]. This first claim of germline manipulation, could possibly directly affect our future evolution, leading to rapidly established inequalities within and between social groups and societies, but also to an exotic treatment of very lethal diseases. Obviously, the dilemma on such genetic interventions is great, therefore the role of the Ethical Committees must be very precise to justify the necessity of a genetic manipulation due to mainly therapeutic reasons in relation to potential side effects.

3.1.3. The 2045 Initiative Project and Artificial Intelligence Applications

On the opposite side, the supporters of human-machine convergence have already found, in the 2045 Initiative Project, a potential solution to escape physical death, through artificial immortals creatures, carrying out brain storage knowledge [572045 Initiative Project, website 2045.com ]. The 2045 foundation for achieving advanced non-biological carriers to extend life, already has a seven-year presence with its principal goal, as the 2045 Initiative founder Dmitry Itskov declared, the immortality for every human being via artificial bodies [58Itskov D. Project 'Immortality 2045' - Russian Experience, Report of the "2045" Strategic Social Initiative founder at the Singularity Summit 2011.]. This technology has already produced anthropomorphic robotics, claiming that the next step will be the transferring of human personality to an immortal avatar, dealing decisively with the aging problem, but not yet addressing the ethical matters and the potential risks. We must specify that the 2045 Initiative Project declares that it will not produce artificial intelligence in a machine, but it will upload the human identity, personality and consciousness of a real person into a machine. Of course, this is a target product of the next two decades and for this reason, it must now be considered as technological speculation, while the so-called mind uploading technique requires at least a holistic brain structural and functional modeling, which is still a hot topic.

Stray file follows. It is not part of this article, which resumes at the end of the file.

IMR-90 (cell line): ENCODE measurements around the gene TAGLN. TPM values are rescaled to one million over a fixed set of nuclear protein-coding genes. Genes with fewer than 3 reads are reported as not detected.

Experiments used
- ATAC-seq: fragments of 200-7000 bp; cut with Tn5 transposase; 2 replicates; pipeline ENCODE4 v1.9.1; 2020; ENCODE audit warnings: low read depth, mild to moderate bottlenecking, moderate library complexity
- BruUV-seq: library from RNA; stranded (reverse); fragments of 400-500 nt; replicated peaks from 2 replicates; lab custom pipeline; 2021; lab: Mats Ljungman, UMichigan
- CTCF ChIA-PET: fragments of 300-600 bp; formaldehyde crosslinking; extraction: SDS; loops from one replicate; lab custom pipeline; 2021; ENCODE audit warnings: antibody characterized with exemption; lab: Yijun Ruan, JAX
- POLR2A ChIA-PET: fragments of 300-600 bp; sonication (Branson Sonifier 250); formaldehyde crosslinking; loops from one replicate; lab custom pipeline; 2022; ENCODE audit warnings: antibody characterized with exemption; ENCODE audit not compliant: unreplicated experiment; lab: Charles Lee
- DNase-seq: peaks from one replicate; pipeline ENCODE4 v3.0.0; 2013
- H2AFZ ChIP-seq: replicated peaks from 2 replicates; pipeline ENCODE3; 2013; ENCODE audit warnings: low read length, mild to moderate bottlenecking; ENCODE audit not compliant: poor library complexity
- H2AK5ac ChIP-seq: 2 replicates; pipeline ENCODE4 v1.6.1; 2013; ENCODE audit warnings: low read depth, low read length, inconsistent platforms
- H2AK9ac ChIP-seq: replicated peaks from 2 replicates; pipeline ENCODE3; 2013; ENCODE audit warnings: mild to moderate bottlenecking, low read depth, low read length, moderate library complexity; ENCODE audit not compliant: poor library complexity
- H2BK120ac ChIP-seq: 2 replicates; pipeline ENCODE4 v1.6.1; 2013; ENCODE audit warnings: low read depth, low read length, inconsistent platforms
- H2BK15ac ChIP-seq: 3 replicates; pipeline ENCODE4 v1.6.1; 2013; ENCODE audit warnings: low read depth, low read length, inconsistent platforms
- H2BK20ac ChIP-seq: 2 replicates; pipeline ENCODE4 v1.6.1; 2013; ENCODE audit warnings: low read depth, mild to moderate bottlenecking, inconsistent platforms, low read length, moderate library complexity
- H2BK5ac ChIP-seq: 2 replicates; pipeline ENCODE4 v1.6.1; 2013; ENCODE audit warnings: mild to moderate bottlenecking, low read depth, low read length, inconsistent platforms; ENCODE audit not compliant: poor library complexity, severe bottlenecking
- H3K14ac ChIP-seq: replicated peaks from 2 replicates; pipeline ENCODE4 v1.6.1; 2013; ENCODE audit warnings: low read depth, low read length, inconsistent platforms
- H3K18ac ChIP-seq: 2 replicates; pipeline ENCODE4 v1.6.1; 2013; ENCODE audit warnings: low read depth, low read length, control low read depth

It is worth mentioning that the initial step for the social integration and recognition of the future robotics has already been made in October 2017, when the social humanoid robot called Sophia [59Hanson Robotics. http://www.hansonrobotics.com/] received citizenship from Saudi Arabia and was the first non-human to be given any United Nations title until now. Of course, this robot is not the first humanoid with capabilities on face recognition, expressiveness, aesthetics, and interactivity with humans, but it is the first machine with an offered and recognizable human social reputation. Obviously, the unexpected citizenship of this robot aims to support the convergence of human-machine into a hybrid form and its potential social and moral acceptance by the general population in the next decades. This recognition is a first argument for the supporters of artificial enhancements, that a society can soon get used to of the appearance of a human-robot in the daily news, talking, interviewing, laughing, joking, interact with facts and express emotions.

Artists that produce scientific projects can bridge the gap between scientists and society, presenting innovative applications like the exoskeleton and the third ear [60Stelarc. http://stelarc.org/], or make the bioethical [61Bostrom N, Savulescu J. Human enhancement Ethics: The state of the debate, in Human enhancement, eds.J. SavulescuNick Bostrom (Oxford University Press), 2009; 1-22.] and social impacts of human enhancement applications familiar to a broader audience.

4. AN ETHICAL OVERVIEW

Philosopher Derek Parfit in ‘Persons and Reasons’ claims characteristically that ‘If certain things happen to me, the truth might not be that I become a very different person. The truth might be that I cease to exist and that the resulting person is someone else’ [61Bostrom N, Savulescu J. Human enhancement Ethics: The state of the debate, in Human enhancement, eds.J. SavulescuNick Bostrom (Oxford University Press), 2009; 1-22.]. Even though very few studies until now discuss in-depth the controversial ethical queries of germline intervention, the excitement on potential therapeutic genetic modifications must be moderated considering the ration between risks and benefits [63Billings PR, Hubbard R, Newman SA. Human germline gene modification: a dissent. Lancet 1999; 353(9167): 1873-5.
[http://dx.doi.org/10.1016/S0140-6736(99)01173-3] [PMID: 10359429]